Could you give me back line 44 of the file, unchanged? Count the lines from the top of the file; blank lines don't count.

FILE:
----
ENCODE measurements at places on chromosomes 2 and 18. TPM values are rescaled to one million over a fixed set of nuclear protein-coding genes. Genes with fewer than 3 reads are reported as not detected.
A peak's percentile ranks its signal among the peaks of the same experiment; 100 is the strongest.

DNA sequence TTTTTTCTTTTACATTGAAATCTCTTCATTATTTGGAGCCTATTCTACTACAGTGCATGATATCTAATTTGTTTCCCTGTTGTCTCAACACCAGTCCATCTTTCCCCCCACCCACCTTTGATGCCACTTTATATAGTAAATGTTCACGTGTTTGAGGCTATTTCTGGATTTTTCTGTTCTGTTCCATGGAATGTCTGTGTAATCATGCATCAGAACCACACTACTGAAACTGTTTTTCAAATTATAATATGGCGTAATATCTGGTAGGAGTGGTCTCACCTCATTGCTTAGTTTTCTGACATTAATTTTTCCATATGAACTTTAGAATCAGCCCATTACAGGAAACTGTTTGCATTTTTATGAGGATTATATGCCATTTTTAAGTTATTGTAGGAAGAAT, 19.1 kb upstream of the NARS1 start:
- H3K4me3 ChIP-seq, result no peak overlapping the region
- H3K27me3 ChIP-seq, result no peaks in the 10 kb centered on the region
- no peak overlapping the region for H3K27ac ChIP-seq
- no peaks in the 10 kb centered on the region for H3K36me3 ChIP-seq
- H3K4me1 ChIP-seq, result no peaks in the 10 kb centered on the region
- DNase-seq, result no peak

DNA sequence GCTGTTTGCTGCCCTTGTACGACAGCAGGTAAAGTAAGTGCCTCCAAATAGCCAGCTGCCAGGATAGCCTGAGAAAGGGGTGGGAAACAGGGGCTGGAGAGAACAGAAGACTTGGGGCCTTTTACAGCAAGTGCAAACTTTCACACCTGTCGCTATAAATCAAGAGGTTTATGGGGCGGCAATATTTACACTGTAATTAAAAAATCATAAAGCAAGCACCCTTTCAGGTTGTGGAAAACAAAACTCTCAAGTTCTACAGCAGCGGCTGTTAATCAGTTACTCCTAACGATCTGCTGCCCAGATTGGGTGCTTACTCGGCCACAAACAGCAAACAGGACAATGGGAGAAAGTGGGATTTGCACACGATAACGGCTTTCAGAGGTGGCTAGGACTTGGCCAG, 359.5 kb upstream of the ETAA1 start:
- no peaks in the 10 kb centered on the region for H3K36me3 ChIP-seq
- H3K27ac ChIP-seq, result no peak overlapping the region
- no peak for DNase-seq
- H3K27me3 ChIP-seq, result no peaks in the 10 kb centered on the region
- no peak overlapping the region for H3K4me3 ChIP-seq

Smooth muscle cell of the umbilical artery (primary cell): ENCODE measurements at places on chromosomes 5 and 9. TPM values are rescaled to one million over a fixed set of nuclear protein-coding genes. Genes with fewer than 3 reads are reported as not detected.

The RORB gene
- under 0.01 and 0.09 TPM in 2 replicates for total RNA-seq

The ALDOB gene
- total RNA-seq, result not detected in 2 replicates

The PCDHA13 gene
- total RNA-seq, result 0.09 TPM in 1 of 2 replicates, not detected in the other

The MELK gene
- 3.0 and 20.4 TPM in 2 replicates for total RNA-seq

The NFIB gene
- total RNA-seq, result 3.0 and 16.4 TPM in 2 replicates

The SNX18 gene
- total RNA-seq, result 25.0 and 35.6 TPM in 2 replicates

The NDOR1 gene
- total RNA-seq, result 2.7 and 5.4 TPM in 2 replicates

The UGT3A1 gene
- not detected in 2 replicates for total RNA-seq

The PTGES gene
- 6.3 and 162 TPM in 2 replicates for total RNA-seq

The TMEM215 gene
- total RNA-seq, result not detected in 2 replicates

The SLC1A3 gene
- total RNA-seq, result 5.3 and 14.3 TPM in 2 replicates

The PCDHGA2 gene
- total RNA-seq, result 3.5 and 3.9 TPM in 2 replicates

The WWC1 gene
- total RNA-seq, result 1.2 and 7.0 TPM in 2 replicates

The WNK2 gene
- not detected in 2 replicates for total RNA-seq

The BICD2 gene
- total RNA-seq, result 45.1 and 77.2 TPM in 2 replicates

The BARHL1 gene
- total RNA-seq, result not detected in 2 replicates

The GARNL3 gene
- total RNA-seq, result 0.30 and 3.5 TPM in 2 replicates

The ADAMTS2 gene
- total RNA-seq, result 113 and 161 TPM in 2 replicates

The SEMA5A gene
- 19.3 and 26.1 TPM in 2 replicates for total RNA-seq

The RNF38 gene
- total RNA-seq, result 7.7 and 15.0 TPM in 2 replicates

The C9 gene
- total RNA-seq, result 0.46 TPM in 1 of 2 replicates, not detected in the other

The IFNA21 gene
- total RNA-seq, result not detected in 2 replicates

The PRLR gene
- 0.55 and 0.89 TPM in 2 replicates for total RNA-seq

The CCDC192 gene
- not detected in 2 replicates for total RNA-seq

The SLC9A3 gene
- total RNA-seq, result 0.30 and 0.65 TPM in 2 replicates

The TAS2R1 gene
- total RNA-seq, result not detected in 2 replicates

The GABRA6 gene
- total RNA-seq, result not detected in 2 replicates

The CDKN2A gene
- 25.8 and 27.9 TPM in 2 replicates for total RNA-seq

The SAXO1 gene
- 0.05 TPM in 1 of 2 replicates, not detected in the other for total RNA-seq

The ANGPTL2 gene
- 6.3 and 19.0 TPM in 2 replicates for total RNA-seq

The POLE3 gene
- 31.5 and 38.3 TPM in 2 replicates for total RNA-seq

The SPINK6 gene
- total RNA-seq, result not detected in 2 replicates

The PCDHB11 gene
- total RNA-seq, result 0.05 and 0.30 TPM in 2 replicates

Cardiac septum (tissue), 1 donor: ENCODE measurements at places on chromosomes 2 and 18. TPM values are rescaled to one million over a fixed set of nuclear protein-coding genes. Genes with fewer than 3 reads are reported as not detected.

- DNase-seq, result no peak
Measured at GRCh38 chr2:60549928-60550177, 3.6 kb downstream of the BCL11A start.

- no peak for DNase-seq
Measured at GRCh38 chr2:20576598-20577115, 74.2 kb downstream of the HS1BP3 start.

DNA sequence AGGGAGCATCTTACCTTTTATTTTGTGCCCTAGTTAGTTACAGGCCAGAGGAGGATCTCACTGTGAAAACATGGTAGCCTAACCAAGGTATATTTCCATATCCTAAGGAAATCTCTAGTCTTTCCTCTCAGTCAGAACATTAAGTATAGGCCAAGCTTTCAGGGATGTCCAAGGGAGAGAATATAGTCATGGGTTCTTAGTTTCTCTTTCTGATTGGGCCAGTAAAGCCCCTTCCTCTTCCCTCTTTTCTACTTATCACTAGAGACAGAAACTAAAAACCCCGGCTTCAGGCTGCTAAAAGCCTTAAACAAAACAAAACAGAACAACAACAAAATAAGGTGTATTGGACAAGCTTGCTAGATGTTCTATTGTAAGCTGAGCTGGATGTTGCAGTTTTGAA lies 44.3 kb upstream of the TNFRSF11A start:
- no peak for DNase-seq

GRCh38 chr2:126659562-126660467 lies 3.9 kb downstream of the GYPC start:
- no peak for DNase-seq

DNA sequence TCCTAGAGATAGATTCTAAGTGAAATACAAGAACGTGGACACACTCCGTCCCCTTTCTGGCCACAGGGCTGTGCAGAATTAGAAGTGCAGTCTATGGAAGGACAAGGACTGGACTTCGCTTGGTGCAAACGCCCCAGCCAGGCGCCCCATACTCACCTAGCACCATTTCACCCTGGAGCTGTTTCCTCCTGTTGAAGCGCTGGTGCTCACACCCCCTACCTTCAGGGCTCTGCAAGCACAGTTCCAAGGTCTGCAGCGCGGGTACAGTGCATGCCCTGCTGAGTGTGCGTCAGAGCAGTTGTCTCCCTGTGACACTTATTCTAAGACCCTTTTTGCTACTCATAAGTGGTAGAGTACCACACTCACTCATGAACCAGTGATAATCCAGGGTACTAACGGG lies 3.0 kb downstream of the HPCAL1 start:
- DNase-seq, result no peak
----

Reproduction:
- not detected in 2 replicates for total RNA-seq